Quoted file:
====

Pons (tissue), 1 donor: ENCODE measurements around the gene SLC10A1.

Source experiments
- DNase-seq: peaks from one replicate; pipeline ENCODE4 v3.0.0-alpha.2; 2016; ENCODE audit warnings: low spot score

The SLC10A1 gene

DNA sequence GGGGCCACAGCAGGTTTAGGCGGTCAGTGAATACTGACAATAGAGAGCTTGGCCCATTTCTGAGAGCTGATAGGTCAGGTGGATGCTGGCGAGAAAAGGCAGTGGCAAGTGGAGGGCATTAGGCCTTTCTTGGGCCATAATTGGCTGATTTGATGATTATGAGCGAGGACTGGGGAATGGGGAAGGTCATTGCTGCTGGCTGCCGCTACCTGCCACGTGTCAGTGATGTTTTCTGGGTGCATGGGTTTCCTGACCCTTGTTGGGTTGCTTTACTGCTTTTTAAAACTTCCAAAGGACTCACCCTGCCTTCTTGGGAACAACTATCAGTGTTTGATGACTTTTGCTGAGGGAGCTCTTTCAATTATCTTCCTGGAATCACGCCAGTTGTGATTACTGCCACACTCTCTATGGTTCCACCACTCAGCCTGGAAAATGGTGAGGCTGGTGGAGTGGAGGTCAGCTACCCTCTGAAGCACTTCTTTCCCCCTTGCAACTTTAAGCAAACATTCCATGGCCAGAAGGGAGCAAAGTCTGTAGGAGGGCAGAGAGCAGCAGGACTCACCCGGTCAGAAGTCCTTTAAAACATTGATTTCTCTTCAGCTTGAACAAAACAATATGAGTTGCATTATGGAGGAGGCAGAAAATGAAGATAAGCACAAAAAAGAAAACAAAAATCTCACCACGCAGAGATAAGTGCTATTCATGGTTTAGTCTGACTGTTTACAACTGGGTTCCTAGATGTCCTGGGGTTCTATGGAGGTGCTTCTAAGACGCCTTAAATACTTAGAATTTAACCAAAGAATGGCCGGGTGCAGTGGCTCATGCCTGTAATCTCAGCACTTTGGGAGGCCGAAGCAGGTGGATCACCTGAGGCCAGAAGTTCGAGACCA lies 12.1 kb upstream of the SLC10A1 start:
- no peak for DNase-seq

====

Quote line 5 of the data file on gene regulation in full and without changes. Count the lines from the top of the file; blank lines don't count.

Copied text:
DNA sequence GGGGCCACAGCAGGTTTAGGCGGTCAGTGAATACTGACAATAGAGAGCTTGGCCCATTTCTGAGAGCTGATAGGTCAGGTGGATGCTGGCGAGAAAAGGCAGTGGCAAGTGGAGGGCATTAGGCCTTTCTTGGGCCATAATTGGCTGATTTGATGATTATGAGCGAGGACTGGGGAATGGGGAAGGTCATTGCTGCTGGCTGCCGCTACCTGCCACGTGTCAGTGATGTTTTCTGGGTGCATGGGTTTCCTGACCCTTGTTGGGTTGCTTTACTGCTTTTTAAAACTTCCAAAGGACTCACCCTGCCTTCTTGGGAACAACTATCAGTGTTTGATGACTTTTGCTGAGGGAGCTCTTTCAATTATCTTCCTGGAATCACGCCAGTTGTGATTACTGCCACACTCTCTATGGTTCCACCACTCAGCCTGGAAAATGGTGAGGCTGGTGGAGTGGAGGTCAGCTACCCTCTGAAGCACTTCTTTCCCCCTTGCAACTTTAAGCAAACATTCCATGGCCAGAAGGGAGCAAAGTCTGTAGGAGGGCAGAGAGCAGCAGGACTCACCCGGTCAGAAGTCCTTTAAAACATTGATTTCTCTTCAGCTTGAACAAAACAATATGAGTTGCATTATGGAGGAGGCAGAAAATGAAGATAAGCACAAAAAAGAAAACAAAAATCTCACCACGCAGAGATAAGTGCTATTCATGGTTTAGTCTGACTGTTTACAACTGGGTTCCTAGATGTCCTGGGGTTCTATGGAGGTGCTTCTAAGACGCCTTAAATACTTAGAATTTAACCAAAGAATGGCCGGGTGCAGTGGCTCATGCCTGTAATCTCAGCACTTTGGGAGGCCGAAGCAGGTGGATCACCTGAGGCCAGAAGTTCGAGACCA lies 12.1 kb upstream of the SLC10A1 start: